Is the notion overly dramatic?
Perhaps -- the downfall of a national church.
And yet listen to Archbishop Georg Gaenswein, secretary to Pope Benedict, Tuesday, at a book signing (for The Benedict Option) in which he said: The U.S. reports of abuse showed "how many souls were incurably and mortally wounded by priests of the Catholic Church." The archbishop continued, "They bring us a message even worse than the sudden collapse of all the churches in Pennsylvania, and the Basilica of the Immaculate Conception in Washington" [our italics].
He was alluding of course to the incredible scandals that as it turns out -- as we reported just last week -- first began a meteoric rise around 1955 before simmering down in the mid-1980s -- but which are coming back to haunt American bishops as they never have been haunted, lashing with particular specificity at the National Shrine of the Immaculate Conception in the D.C. archdiocese -- where disgraced ex-Cardinal Theodore McCarrick once reigned and from which the current cardinal, Donald Wuerl, may soon be forced to resign due the national cover-up of those scandals.
While many have wondered what it was about the period of roughly 1955 to 1985 that engendered, as if from a hellish chasm, such a volcanic paroxysm of sexual abuse, remarkable it is to note that it was precisely the mid-1950s during which the Virgin Mary allegedly began manifesting as "Our Lady of America" to a cloistered nun, Sister Mildred Mary Neuzil, of the Contemplative Sisters of the Indwelling Trinity in Fostoria, Ohio.
Sister Neuzil, now deceased, said she was asked to have a statue of the Virgin Mary constructed and placed after a solemn procession in the National Shrine of the Immaculate Conception in Washington, D.C. -- and that if this happened the U.S. would turn back toward morality and the shrine would become a place of "wonders."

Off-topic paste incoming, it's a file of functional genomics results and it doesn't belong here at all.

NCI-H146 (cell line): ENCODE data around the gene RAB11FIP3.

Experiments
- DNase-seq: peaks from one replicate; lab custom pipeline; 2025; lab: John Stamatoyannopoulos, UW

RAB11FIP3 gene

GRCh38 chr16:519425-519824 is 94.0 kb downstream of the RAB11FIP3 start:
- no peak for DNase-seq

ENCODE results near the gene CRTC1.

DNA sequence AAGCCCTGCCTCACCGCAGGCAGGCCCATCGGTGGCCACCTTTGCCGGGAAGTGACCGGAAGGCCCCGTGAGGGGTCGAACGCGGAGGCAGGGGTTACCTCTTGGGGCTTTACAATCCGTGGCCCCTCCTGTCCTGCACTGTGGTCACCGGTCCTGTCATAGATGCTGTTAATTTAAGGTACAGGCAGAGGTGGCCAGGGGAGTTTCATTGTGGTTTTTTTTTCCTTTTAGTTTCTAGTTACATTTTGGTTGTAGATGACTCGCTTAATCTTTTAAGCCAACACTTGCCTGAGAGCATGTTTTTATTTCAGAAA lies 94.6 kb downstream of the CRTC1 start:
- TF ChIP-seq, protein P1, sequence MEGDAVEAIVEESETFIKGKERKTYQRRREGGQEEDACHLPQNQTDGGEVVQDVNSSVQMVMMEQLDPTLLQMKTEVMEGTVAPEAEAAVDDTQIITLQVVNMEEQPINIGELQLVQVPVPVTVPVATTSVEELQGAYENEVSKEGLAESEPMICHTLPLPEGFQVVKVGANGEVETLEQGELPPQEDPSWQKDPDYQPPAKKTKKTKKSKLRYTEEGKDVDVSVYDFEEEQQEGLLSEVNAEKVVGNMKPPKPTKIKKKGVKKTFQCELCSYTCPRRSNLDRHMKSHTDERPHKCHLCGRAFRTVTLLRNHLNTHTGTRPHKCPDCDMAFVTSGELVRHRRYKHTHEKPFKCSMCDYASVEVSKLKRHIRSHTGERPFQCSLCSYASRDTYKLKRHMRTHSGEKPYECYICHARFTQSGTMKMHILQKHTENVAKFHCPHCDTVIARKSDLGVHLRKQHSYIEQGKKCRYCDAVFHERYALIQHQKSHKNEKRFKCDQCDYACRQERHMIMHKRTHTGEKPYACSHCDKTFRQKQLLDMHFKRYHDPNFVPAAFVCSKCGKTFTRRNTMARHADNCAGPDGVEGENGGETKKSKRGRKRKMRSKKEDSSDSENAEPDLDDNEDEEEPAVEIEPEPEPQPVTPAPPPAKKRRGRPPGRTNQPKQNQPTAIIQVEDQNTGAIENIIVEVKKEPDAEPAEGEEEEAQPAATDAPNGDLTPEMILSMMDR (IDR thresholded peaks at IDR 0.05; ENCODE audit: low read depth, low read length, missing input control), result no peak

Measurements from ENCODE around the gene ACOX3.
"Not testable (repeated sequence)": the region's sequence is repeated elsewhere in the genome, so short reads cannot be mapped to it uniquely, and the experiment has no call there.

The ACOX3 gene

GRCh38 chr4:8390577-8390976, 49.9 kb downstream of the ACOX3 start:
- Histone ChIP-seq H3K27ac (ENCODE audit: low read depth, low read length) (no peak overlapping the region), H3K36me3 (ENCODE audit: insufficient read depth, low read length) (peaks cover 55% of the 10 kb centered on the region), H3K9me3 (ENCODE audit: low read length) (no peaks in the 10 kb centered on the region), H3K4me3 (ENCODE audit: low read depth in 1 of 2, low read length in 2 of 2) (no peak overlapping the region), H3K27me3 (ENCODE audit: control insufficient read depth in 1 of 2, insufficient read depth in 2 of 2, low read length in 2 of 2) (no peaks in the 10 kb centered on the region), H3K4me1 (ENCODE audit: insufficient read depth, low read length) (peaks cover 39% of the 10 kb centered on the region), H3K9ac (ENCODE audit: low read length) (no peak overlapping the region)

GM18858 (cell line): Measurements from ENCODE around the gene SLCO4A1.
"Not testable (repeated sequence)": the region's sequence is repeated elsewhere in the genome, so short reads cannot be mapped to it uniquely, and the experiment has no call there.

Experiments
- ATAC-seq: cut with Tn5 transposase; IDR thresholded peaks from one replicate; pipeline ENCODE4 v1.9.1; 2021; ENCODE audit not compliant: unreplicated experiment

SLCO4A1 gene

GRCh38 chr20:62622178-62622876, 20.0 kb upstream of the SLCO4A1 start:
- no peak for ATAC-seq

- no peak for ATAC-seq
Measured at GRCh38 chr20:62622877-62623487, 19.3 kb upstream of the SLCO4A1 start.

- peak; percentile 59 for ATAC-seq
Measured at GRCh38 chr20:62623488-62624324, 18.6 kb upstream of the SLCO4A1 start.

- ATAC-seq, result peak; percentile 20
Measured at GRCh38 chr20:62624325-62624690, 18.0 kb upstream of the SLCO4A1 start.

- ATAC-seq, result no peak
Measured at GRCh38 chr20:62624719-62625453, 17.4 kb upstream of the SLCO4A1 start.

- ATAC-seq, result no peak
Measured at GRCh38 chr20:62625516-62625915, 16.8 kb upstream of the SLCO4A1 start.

"A request to do this is being sent to all cardinals and bishops in the U.S.," this website reported eighteen years ago, "along with a letter that has been sent to the Pope's personal secretary, Monsignor Stanislaw Dziwisz, requesting not only construction of the statue but a solemn consecration of the U.S. in order to avoid 'catastrophe'" [our italics].
The Blessed Mother seemed to allude to clerical scandal on Holy Saturday, 1981, when she allegedly told Sister Neuzil, "Many unnatural acts are being committed in the name of love. This evil is being disguised and tolerated as an intrinsic right like any other. Even some of my priests and consecrated virgins are being caught up in this web of evil, not realizing its terrible consequences."
The apparitions never have been acknowledged by the U.S. hierarchy and the request to honor Our Lady -- as defined at this apparition -- have been overlooked or ignored as a fantasy.
The letter, part of a campaign spearheaded in Ohio and California at the beginning of this century, asked the official Church "to honor her as Our Lady of America and to unite all the bishops of the United States in consecrating America to the Immaculate Heart of Mary for the protection of our nation and for the sanctification of so many souls."